Marietta EMS donating Quitman County's 1st ambulances

A small, southwest Georgia County is receiving a much-needed donation from a Marietta emergency medical service.

On Wednesday, MetroAtlanta Ambulance is donating two ambulances to Georgetown-Quitman County. The county has been the only one in Georgia without access to an EMS.

Georgetown-Quitman County, about 40 miles from Columbus and 77 miles from Montgomery, Ala., has a population of fewer than 1,000.

Quitman County Commission Chairman Richard Morris said residents would have to wait up to two hours for an ambulance.

“Two-hour waits place lives in danger, and we can’t have that,” Morris said in a statement.

Providing emergency medical services is expensive, said Sam Cunningham, Region VII EMS coordinator.

“There just isn’t enough tax revenue generated or call volume in Quitman County to adequately pay for the EMS services needed,” he said. “A private service depends on call volume to generate revenue and Georgetown-Quitman doesn’t have enough calls to make it a profitable or even break-even business.”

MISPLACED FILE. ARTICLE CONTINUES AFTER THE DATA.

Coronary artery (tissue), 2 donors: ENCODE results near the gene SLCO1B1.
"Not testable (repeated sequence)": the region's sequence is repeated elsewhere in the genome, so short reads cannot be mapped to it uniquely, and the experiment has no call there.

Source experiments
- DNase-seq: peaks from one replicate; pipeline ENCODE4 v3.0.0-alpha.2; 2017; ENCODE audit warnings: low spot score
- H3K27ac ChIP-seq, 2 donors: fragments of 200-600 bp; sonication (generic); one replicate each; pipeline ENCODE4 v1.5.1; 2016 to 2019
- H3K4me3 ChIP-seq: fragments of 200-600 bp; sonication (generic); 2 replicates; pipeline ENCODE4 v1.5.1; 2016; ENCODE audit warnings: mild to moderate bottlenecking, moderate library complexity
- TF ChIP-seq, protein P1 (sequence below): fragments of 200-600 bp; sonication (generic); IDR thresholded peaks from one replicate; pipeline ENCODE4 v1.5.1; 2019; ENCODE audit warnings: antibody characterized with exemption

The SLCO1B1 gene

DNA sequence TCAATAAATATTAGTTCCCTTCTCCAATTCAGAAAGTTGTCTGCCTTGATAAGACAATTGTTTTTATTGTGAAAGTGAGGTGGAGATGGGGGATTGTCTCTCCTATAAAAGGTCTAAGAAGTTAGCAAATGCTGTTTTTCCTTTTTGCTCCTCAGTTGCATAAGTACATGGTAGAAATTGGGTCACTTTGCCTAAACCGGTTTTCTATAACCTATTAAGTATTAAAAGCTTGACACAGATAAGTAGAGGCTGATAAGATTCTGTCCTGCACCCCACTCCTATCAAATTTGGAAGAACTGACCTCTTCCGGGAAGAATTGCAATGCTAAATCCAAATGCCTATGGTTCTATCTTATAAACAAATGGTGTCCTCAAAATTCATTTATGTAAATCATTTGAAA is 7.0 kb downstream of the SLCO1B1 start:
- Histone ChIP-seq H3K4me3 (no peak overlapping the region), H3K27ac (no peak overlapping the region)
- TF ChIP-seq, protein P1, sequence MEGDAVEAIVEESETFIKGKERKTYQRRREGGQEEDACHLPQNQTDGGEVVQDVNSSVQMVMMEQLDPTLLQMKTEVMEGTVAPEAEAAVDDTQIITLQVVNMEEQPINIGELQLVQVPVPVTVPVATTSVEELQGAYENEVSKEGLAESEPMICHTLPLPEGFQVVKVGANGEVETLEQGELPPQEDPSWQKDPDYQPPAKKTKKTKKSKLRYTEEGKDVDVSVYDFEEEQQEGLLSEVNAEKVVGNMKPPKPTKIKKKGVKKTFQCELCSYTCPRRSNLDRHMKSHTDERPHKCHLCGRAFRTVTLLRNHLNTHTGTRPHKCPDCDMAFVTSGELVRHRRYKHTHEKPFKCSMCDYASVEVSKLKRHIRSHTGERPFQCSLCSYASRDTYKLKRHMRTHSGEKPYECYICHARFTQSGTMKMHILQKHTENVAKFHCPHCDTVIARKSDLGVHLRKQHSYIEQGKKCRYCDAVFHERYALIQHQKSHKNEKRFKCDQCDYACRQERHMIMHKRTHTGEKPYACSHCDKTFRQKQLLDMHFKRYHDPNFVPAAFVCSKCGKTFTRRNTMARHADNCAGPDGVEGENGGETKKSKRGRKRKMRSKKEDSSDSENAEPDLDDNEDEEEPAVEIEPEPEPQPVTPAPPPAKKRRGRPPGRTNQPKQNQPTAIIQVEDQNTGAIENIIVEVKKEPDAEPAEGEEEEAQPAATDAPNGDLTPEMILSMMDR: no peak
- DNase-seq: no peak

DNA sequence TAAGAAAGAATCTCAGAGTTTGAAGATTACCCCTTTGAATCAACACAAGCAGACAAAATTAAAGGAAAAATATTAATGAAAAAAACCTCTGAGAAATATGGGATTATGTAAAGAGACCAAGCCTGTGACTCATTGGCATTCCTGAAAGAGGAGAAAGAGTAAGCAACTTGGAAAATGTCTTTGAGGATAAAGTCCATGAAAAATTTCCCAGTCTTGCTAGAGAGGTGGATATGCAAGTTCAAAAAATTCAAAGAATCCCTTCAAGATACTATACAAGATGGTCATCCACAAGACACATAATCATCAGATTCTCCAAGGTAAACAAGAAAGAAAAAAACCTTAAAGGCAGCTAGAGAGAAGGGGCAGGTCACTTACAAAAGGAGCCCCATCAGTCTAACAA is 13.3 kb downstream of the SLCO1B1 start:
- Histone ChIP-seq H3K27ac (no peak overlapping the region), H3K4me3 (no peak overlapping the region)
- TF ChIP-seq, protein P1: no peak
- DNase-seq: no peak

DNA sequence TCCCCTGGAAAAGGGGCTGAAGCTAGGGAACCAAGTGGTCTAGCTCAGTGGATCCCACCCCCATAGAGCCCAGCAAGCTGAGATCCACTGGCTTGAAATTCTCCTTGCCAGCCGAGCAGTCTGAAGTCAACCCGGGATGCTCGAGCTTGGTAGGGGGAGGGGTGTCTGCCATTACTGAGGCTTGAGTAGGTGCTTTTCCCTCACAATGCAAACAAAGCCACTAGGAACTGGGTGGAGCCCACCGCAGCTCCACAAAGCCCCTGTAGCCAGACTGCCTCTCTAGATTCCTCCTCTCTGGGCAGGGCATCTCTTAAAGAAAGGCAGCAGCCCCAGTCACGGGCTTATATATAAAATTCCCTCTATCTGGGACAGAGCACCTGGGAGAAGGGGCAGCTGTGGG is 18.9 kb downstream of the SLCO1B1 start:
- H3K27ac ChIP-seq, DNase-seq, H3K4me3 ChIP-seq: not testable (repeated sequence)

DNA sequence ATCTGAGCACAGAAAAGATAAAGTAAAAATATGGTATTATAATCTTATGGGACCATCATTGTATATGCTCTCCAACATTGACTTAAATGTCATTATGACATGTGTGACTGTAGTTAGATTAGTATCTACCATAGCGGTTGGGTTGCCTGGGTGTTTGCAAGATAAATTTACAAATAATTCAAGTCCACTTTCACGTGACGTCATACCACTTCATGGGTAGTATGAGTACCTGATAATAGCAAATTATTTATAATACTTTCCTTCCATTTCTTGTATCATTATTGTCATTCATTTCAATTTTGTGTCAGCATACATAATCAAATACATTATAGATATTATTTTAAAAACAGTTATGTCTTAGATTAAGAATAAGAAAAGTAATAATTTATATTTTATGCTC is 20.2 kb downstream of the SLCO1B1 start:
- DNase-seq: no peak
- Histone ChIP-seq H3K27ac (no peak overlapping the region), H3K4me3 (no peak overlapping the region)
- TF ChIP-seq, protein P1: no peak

Cunningham said the area couldn't even provide volunteer services as a possible alternative until recently.

“We also found that not a single resident living in Georgetown-Quitman County is certified as an emergency medical technician,” he said.

Georgetown-Quitman County is receiving a new fully-equipped ambulance for a primary response unit and an additional ambulance for backup. MetroAtlanta Ambulance will also provide dispatch services and billing services at no cost to Quitman residents.

Quitman County is expected to generate revenue to maintain an affordable service.

The donation is valued at about $120,000.